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Michigan House approves bill to carry guns without permit

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LANSING, Mich. (SINCLAIR BROADCAST GROUP) -- Michigan Republicans and gun advocates are celebrating.

The State House voted to roll back gun carrying requirements on Wednesday.

Right now in Michigan you may carry a firearm in the open, but you need training and a license to conceal.

Republican Rep. Triston Cole’s bill, which passed the State House, would remove penalties for people who hide or conceal their guns under their coat.

"This simply removes those penalties so you are still a legal law abiding citizen as long as you are legally able to possess that firearm you are carrying," he said.

Some Democrat's argue Cole's bill would hurt minorities.

"What about the black and brown man - men like me - who are killed everyday?" asked Democrat Rep. Jewell Jones. "Should another mother have to bury her child because of a tragedy that occurred because of irresponsible untrained handling of a firearm.

Pushing back against that argument is Republican House Judiciary Chairman Jim Runestad who called Rep. Jones argument ironic.

"Gun laws in many cases were instituted primarily to prevent Africans American from having weapons," said Rep. Runestad.

The Michigan Sheriff's Association Opposes Cole's bill.

The association says they aren't against carrying or possessing a weapon. What they are against is unqualified, poorly trained people carrying firearms.

"Personally I think we are going the wrong way, I say increase the training, increase the knowledge both positive and negative for the possession and use of a firearm – knowledge is power," said Sheriff Blaine Koops. "If we have an issue with law enforcement training, we don’t reduce the training we increase it."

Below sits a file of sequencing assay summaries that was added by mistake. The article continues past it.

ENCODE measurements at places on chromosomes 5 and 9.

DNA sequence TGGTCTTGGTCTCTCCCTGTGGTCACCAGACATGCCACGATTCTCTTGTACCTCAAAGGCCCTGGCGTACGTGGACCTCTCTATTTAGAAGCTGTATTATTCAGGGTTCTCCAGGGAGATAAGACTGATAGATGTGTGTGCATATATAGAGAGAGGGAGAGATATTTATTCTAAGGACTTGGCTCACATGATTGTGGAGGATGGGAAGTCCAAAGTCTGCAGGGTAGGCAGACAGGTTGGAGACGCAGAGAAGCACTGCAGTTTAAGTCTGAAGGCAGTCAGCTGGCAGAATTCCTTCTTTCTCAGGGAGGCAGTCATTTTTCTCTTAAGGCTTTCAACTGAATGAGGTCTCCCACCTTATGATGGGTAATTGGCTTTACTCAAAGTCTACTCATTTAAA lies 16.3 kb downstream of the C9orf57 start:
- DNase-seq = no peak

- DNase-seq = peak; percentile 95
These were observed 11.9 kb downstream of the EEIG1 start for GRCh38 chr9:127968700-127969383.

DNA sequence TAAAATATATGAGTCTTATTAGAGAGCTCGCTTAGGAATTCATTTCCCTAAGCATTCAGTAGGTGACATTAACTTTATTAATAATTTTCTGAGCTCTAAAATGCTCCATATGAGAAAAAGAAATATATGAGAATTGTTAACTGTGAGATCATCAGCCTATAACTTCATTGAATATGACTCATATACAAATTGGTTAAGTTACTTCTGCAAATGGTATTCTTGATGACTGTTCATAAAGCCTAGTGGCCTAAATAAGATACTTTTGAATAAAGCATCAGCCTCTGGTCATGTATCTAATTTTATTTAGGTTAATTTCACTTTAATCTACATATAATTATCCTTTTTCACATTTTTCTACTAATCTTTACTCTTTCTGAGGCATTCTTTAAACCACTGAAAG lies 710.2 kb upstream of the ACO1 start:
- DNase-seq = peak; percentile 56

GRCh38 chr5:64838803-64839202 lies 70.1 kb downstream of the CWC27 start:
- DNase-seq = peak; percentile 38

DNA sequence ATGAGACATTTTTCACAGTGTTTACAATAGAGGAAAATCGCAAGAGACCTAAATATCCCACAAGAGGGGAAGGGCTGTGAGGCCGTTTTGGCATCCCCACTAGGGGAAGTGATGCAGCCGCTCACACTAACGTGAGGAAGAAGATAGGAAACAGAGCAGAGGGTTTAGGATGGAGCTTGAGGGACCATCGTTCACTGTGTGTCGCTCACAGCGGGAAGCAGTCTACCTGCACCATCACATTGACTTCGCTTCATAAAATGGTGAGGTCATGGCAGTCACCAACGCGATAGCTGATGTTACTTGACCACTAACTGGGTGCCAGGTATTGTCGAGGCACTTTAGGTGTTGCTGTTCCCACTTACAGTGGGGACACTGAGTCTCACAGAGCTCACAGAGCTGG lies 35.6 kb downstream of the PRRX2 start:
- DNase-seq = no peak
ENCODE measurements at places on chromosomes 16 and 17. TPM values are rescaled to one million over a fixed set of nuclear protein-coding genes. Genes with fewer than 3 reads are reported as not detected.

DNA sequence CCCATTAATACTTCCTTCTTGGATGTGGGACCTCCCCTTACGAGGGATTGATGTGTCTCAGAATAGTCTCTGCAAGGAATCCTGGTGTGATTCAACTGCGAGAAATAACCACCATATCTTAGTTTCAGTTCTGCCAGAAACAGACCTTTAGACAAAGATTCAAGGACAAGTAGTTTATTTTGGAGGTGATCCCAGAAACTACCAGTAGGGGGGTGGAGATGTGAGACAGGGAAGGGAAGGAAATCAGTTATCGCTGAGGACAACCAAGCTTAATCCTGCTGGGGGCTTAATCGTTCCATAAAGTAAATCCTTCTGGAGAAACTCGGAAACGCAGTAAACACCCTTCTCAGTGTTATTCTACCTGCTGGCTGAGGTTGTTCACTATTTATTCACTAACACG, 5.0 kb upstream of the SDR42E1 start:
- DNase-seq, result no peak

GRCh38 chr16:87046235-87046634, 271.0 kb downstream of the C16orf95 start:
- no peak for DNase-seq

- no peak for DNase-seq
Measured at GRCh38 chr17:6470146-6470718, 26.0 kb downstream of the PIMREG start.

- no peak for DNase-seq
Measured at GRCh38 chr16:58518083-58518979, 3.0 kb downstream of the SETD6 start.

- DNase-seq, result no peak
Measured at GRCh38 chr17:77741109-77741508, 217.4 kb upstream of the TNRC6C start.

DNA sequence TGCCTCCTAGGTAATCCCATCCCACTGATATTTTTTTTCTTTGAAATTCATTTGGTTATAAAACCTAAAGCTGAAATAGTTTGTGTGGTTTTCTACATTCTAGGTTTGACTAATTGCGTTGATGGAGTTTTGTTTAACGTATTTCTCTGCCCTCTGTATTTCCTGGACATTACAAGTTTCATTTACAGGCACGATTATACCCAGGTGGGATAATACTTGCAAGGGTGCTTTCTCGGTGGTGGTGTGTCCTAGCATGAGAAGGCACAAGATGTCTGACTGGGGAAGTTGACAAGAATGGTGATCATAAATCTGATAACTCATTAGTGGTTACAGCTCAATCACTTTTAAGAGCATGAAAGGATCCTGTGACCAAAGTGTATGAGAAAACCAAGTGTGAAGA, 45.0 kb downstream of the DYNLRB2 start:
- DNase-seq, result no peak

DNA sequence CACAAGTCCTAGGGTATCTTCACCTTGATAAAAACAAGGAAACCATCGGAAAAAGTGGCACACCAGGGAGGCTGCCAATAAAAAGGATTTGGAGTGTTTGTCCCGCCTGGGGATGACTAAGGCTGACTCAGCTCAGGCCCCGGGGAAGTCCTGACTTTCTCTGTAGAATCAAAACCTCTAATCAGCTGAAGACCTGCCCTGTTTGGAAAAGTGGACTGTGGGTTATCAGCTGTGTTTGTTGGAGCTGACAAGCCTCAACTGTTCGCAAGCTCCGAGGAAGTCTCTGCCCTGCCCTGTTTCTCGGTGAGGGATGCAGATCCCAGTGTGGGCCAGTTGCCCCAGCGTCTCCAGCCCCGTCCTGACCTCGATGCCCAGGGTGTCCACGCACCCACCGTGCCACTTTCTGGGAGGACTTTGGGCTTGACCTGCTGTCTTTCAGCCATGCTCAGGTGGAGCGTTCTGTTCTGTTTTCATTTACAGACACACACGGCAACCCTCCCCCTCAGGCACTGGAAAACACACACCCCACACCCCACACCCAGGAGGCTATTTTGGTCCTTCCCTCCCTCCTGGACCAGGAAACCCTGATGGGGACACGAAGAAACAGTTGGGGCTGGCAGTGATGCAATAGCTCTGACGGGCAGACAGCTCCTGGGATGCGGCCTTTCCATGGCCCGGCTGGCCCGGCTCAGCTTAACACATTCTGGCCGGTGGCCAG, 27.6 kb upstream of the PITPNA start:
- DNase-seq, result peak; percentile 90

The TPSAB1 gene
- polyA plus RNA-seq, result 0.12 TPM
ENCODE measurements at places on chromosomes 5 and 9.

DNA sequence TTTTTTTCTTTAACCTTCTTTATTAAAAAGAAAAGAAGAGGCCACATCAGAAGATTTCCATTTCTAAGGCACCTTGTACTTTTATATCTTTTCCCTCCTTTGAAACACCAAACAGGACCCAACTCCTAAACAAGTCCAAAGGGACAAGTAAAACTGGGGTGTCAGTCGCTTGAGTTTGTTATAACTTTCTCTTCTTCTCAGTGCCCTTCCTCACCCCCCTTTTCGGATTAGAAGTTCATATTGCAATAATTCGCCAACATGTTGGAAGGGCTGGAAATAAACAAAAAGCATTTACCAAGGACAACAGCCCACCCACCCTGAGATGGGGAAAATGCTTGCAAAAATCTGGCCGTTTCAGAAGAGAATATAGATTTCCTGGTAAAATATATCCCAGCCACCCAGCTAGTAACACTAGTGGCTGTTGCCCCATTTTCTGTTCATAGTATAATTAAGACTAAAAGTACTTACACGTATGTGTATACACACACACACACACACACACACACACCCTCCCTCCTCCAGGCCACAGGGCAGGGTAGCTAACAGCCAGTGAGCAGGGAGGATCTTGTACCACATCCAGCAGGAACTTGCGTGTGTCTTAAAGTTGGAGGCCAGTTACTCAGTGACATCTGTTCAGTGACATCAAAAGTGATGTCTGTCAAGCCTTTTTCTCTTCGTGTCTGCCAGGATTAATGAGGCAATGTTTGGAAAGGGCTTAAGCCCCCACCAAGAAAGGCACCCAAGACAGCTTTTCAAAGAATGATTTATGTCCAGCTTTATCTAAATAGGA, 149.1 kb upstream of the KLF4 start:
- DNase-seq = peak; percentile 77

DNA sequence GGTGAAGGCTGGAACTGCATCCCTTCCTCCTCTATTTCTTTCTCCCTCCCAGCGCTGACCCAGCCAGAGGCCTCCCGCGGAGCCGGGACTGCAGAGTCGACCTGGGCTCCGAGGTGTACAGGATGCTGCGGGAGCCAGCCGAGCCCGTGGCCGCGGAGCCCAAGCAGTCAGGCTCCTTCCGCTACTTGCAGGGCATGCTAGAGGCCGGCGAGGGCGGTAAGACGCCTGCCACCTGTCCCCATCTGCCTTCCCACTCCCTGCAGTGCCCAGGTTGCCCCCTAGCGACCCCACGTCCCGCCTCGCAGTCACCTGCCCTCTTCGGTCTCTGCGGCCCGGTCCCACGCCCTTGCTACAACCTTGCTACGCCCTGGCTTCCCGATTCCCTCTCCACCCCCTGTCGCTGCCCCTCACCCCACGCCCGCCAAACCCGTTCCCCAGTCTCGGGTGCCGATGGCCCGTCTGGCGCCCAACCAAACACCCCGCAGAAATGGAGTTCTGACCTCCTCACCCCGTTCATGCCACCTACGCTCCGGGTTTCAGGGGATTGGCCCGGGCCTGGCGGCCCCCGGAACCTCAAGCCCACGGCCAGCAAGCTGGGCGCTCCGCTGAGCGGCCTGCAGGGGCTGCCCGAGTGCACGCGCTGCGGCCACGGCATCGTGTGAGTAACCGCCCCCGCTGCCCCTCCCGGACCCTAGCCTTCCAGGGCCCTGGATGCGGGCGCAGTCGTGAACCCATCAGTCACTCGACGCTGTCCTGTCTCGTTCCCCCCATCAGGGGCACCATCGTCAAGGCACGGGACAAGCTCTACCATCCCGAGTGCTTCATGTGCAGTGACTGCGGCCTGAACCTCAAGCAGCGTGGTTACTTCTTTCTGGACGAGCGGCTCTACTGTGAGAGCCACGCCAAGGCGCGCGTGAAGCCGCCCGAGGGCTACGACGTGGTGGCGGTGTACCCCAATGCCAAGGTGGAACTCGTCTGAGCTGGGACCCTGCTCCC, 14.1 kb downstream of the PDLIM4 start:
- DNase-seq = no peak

Democrat Minority Leader Sam Singh stands with the Sheriff's Association.

"I'd rather listen to my police chief, the state police that have all come out against these bills," said Rep. Singh.

The association says of the eight Michigan police officers who died in the line of duty last year, five were killed by gun fire.

Rep. Cole questions the Sheriff's Association's argument by asking how many of those who killed in the line of duty were shot by "legal law abiding citizens?"

"None," said Cole.

As Democrats point to the gun violence epidemic sweeping the nation, Republican Rep. Lee Chatfield refuted democrat concerns.

"What we have is a society where criminals can conceal carry wherever they would like without training because they have no regard for the law and our law abiding citizens are the ones who have restrictions put on their constitutional rights," said Rep. Chatfield.

Right after the vote in the House, Cole told Sinclair Broadcast Group his bill was a "win" for the U.S. Constitution.

The bill now heads to the State Senate. We'll let you know if the bill hits the Governor's desk.

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